New College of Florida wins grant to study Tampa Bay shark population

The Tampa Bay Estuary Program and Restore America’s Estuaries have awarded a $165,111 grant to New College of Florida to fund shark research.

The research, which will be conducted by New College associate professor Jayne Gardiner, will assess population trends for Tampa Bay shark species, addressing data gaps that currently hinder conservation and management efforts.

“Juvenile sharks are a critical component of a healthy Tampa Bay ecosystem, but they’ve historically been overlooked in many monitoring programs," Gardiner said. "Young sharks of several species have been documented in lower Tampa Bay and our research will help us better understand the Bay’s potential role as a nursery ground.”

With a focus on blacktip, blacknose, bull and great hammerhead sharks in lower Tampa Bay, Gardiner will use long-term acoustic transmitters to discover the sharks’ nursery areas and study their habitat use.

The findings will help measure the impact of climate change and coastal development on the areas of the bay inhabited by these sharks.

Environmental groups lobby receiver on Piney Point deep well

MANATEE COUNTY — Suncoast Waterkeeper, Manasota 88, and Tampa Bay Waterkeeper were among several environmental groups to sign a letter sent to Herbert Donica, the attorney appointed as receiver for HRK Holdings, the site owner at Piney Point, a former phosphate processing plant that has been the source of multiple environmental catastrophes in Manatee County. The groups requested a "robust, representative, and transparent sampling effort at Piney Point.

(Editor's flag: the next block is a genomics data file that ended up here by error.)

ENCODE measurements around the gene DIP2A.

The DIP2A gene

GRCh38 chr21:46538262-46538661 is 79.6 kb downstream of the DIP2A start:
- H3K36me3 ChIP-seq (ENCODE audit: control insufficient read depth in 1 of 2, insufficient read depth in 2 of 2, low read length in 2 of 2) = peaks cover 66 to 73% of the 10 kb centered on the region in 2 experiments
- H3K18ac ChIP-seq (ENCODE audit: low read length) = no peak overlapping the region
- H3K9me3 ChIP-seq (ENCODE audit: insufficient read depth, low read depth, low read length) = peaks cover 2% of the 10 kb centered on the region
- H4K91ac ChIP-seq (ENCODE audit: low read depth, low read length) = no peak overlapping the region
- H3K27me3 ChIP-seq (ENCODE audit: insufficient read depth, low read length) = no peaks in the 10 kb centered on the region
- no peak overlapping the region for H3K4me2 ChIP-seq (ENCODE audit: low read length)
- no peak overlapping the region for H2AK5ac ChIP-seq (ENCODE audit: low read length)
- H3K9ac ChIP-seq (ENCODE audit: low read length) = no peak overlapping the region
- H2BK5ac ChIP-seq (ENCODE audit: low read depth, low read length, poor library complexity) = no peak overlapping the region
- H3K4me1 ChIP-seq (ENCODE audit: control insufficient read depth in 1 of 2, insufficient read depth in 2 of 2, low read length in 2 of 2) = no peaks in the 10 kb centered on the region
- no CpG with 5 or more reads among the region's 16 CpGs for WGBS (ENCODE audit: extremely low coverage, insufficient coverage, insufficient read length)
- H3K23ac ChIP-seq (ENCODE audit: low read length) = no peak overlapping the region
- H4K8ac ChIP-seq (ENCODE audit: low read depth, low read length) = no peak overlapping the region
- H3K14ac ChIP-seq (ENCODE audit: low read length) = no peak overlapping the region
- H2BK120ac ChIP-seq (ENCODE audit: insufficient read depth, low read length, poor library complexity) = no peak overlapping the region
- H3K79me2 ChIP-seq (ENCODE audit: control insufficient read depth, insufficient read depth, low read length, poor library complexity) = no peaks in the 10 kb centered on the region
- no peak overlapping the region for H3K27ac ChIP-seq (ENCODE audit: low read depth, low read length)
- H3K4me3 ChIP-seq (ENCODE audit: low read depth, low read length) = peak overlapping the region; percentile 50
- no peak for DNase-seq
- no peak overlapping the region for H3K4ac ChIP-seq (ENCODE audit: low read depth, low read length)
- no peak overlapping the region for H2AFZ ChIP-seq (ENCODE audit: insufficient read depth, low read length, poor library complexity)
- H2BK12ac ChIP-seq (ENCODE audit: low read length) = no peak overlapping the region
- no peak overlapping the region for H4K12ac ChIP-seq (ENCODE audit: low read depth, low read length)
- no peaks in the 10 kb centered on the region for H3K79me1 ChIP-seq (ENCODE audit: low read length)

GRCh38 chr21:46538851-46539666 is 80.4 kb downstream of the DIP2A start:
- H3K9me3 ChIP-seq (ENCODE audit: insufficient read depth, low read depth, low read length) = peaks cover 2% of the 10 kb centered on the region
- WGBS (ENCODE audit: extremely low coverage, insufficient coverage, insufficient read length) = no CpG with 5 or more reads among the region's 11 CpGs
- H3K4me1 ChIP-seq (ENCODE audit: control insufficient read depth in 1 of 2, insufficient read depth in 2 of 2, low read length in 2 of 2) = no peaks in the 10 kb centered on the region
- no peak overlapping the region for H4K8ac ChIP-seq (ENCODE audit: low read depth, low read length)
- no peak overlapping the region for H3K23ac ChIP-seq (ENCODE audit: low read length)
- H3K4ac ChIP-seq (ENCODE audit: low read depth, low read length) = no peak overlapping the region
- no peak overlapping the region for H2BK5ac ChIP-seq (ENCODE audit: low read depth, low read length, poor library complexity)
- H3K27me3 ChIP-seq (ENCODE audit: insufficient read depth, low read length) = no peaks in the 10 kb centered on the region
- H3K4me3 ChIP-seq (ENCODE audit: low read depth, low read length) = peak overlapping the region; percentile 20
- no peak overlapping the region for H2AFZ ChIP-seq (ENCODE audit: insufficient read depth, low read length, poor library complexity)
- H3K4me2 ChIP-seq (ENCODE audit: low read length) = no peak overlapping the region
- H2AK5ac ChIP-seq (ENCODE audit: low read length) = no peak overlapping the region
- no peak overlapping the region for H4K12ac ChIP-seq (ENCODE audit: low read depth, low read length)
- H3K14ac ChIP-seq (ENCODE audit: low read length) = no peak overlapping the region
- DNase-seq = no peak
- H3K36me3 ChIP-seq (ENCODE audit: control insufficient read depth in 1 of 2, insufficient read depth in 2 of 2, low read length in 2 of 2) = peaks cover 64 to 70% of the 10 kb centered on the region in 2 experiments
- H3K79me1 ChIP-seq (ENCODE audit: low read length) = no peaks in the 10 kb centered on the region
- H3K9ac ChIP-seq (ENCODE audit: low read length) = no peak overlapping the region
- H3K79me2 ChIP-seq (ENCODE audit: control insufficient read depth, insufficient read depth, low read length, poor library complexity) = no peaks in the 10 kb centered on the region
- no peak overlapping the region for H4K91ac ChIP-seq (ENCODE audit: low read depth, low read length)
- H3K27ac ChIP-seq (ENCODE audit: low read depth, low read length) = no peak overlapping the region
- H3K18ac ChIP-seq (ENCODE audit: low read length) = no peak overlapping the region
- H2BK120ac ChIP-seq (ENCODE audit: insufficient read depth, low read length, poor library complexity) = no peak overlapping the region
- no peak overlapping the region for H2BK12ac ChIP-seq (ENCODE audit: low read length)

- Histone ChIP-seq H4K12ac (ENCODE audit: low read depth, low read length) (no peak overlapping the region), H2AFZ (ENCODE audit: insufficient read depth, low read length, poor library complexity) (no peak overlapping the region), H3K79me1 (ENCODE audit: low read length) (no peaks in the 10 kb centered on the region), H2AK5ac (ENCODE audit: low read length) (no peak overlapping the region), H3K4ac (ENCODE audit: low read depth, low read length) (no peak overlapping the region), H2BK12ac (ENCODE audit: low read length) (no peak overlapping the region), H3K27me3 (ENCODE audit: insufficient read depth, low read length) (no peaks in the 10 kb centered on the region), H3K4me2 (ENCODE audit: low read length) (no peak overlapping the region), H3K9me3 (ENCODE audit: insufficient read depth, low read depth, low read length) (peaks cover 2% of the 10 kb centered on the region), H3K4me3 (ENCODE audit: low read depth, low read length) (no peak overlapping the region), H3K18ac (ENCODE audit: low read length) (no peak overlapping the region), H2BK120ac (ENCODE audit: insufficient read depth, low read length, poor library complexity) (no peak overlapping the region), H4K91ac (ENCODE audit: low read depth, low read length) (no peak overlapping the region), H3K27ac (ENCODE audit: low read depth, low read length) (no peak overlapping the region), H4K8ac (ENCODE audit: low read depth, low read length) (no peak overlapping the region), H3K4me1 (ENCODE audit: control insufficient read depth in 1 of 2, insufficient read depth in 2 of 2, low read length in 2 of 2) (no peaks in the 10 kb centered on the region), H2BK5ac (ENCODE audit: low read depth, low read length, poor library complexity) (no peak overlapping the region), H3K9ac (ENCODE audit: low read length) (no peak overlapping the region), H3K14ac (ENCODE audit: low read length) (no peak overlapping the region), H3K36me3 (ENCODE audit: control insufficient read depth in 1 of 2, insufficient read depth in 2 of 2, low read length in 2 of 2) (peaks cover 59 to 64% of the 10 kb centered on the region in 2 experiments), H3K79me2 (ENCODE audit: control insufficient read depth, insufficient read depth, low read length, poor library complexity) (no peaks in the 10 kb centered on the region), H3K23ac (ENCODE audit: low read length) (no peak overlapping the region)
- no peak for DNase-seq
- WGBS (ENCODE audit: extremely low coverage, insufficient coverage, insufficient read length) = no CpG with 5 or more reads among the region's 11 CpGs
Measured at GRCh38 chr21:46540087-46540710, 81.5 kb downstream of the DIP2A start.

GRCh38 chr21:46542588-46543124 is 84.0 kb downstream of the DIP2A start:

"We write today about the present situation at the former Piney Point phosphate plant and the pending application to inject billions of gallons of process wastewater from that site just below the aquifer that millions of Floridians rely upon for drinking water and crop irrigation,” the letter stated. "On behalf of our collective members that reside in Florida, we respectfully request that you, in your role as receiver on behalf of HRK Holdings, LLC, undertake a robust, representative, and transparent sampling effort to confirm that the process wastewater proposed to be disposed of via deep well injection does not contain any hazardous constituents above the regulatory limits …”

The Center for Biological Diversity and Our Children’s Earth Foundation also signed the letter.

Pinellas beaches at risk of shrinking as renourishment project is delayed

A $45-million project to widen the 9-mile stretch of sand, between Clearwater and Redington Beach was supposed to take place in 2024. This renourishment project happens every six years.